Autism At The Dentist
Whether you, yourself are an autistic individual or you are the caretaker of an autistic person, you know that dentist visits can be quite an ordeal. There are loud noises, bright lights, and the grating feeling of the drill against your teeth. Not to mention the impossible social situation of a dentist asking you questions about how your summer was while they have their hands stuffed in your mouth (How are you supposed to answer??). There are several tools you can use to make the dentist more bearable as an autistic person.
A literal red flag (or another easily visible object) can help you communicate with your dentist when you are unable to speak. Your hand will also work. If the buzzing of the drill becomes too much for your sensory issues to handle, simply hold up the flag to signal to your dentist that you need a break. Let your dentist know ahead of time what this means.
Dentists typically have a weighted vest used to protect your body when they take x-rays of your mouth. Often, if you ask, they can leave this on you during the whole visit. For those that enjoy pressure therapy, this can help to calm you during a visit.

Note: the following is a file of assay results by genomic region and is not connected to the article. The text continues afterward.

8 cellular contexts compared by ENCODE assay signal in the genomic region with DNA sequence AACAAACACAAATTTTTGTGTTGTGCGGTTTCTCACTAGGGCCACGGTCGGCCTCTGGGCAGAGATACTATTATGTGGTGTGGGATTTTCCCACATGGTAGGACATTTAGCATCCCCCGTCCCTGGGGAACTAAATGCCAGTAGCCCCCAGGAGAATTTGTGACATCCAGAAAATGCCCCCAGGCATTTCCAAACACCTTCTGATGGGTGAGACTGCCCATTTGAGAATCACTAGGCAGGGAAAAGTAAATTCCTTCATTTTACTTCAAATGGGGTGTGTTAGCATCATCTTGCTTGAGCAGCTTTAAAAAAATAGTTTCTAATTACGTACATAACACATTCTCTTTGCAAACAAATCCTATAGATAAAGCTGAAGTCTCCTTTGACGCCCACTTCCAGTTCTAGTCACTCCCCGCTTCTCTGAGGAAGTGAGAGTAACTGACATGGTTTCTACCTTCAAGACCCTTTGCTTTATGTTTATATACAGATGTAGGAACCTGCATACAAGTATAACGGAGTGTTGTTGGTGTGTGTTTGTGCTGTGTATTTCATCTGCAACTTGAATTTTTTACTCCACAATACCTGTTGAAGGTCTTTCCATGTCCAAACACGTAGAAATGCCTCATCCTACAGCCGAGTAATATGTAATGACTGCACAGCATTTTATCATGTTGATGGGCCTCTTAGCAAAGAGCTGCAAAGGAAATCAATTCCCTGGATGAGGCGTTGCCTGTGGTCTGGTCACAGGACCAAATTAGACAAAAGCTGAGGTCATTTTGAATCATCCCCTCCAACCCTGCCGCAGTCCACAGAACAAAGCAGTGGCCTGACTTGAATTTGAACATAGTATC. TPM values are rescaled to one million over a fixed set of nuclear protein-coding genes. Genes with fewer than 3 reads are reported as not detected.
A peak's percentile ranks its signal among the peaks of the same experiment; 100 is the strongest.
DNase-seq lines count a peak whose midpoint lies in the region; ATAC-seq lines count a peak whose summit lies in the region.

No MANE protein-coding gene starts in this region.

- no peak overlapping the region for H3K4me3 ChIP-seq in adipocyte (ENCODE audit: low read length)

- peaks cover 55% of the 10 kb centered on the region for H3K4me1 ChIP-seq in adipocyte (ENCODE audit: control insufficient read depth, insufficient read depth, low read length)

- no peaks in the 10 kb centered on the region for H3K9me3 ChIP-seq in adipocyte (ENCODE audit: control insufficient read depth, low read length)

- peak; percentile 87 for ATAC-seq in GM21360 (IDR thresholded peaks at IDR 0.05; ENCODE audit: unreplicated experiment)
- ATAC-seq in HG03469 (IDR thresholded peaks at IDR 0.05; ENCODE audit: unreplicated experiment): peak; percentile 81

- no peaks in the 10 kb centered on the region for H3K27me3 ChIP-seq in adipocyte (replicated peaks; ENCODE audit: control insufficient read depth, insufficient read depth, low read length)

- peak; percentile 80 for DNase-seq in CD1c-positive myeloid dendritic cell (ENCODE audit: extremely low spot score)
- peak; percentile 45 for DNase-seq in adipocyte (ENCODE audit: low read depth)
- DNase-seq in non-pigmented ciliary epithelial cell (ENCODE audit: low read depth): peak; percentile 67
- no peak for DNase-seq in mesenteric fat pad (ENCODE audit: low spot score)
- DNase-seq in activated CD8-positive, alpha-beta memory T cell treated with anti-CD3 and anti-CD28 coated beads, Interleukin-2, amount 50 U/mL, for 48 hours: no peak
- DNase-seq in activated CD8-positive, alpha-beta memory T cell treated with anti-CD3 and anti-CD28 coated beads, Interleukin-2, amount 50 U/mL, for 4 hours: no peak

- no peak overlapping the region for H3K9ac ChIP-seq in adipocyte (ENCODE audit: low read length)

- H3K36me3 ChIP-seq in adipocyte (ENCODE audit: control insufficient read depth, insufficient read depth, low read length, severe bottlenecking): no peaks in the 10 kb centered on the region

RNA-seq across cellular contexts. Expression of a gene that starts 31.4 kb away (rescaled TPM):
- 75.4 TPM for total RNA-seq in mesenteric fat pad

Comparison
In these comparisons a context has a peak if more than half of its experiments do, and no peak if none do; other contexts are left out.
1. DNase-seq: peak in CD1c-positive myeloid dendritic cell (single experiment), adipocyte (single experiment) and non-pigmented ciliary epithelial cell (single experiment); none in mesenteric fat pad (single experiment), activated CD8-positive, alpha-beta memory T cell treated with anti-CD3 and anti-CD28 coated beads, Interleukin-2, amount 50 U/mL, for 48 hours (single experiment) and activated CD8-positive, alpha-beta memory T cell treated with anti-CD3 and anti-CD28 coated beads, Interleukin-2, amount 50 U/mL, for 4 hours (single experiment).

It may be worthwhile to bring a pair of cheap sunglasses to the dentist with you. This will offset the bright lights that end up shining in your eyes (and additionally, reduce the expectation for eye contact).
Many dentists offer laughing gas during appointments if you know you will be nervous. Something slightly less common is sedation dentistry Hampton VA, which allows you to be sedated for the duration of the appointment. When all else fails and the dentist just isn’t something that you can deal with, sometimes sedation is the best option.
Going to the dentist can be a difficult experience for an autistic person. When you go to your next appointment, make sure you have with you the tools that may help you and ask your orthodontist what they may be able to offer.